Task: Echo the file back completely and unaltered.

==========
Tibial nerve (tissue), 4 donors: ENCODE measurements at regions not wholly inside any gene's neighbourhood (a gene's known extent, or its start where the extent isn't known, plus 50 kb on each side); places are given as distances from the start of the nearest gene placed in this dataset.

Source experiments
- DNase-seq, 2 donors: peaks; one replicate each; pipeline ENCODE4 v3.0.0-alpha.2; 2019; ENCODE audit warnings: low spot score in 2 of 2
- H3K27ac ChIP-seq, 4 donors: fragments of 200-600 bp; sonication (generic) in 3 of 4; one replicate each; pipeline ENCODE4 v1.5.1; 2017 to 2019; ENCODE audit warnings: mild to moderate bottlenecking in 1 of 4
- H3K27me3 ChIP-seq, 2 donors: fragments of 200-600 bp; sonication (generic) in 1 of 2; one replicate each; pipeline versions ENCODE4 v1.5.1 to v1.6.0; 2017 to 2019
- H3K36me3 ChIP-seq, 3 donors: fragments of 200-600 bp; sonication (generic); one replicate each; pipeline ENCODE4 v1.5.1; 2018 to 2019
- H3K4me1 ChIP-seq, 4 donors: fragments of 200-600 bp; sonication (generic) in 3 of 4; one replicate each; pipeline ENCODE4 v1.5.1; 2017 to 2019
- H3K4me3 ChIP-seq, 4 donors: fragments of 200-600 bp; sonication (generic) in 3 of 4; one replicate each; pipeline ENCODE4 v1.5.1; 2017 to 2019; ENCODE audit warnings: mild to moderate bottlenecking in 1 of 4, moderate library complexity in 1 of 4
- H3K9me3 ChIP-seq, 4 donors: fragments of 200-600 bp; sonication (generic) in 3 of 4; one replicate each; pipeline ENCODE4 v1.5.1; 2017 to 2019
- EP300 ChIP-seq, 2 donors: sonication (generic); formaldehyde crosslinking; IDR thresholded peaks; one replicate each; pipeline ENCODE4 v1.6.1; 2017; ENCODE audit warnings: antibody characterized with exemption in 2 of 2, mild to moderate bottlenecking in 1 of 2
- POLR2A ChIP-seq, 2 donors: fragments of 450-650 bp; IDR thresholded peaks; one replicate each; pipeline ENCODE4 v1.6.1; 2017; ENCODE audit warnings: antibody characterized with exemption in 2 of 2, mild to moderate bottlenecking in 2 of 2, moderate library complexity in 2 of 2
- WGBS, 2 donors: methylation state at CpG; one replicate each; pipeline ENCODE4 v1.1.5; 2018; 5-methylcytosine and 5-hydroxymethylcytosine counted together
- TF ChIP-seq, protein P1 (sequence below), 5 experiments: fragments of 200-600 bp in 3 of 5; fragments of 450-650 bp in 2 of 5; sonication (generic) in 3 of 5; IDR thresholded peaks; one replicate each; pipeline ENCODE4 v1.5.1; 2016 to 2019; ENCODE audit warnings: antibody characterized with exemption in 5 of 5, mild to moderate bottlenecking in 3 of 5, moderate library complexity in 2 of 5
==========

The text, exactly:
Tibial nerve (tissue), 4 donors: ENCODE measurements at regions not wholly inside any gene's neighbourhood (a gene's known extent, or its start where the extent isn't known, plus 50 kb on each side); places are given as distances from the start of the nearest gene placed in this dataset.

Source experiments
- DNase-seq, 2 donors: peaks; one replicate each; pipeline ENCODE4 v3.0.0-alpha.2; 2019; ENCODE audit warnings: low spot score in 2 of 2
- H3K27ac ChIP-seq, 4 donors: fragments of 200-600 bp; sonication (generic) in 3 of 4; one replicate each; pipeline ENCODE4 v1.5.1; 2017 to 2019; ENCODE audit warnings: mild to moderate bottlenecking in 1 of 4
- H3K27me3 ChIP-seq, 2 donors: fragments of 200-600 bp; sonication (generic) in 1 of 2; one replicate each; pipeline versions ENCODE4 v1.5.1 to v1.6.0; 2017 to 2019
- H3K36me3 ChIP-seq, 3 donors: fragments of 200-600 bp; sonication (generic); one replicate each; pipeline ENCODE4 v1.5.1; 2018 to 2019
- H3K4me1 ChIP-seq, 4 donors: fragments of 200-600 bp; sonication (generic) in 3 of 4; one replicate each; pipeline ENCODE4 v1.5.1; 2017 to 2019
- H3K4me3 ChIP-seq, 4 donors: fragments of 200-600 bp; sonication (generic) in 3 of 4; one replicate each; pipeline ENCODE4 v1.5.1; 2017 to 2019; ENCODE audit warnings: mild to moderate bottlenecking in 1 of 4, moderate library complexity in 1 of 4
- H3K9me3 ChIP-seq, 4 donors: fragments of 200-600 bp; sonication (generic) in 3 of 4; one replicate each; pipeline ENCODE4 v1.5.1; 2017 to 2019
- EP300 ChIP-seq, 2 donors: sonication (generic); formaldehyde crosslinking; IDR thresholded peaks; one replicate each; pipeline ENCODE4 v1.6.1; 2017; ENCODE audit warnings: antibody characterized with exemption in 2 of 2, mild to moderate bottlenecking in 1 of 2
- POLR2A ChIP-seq, 2 donors: fragments of 450-650 bp; IDR thresholded peaks; one replicate each; pipeline ENCODE4 v1.6.1; 2017; ENCODE audit warnings: antibody characterized with exemption in 2 of 2, mild to moderate bottlenecking in 2 of 2, moderate library complexity in 2 of 2
- WGBS, 2 donors: methylation state at CpG; one replicate each; pipeline ENCODE4 v1.1.5; 2018; 5-methylcytosine and 5-hydroxymethylcytosine counted together
- TF ChIP-seq, protein P1 (sequence below), 5 experiments: fragments of 200-600 bp in 3 of 5; fragments of 450-650 bp in 2 of 5; sonication (generic) in 3 of 5; IDR thresholded peaks; one replicate each; pipeline ENCODE4 v1.5.1; 2016 to 2019; ENCODE audit warnings: antibody characterized with exemption in 5 of 5, mild to moderate bottlenecking in 3 of 5, moderate library complexity in 2 of 5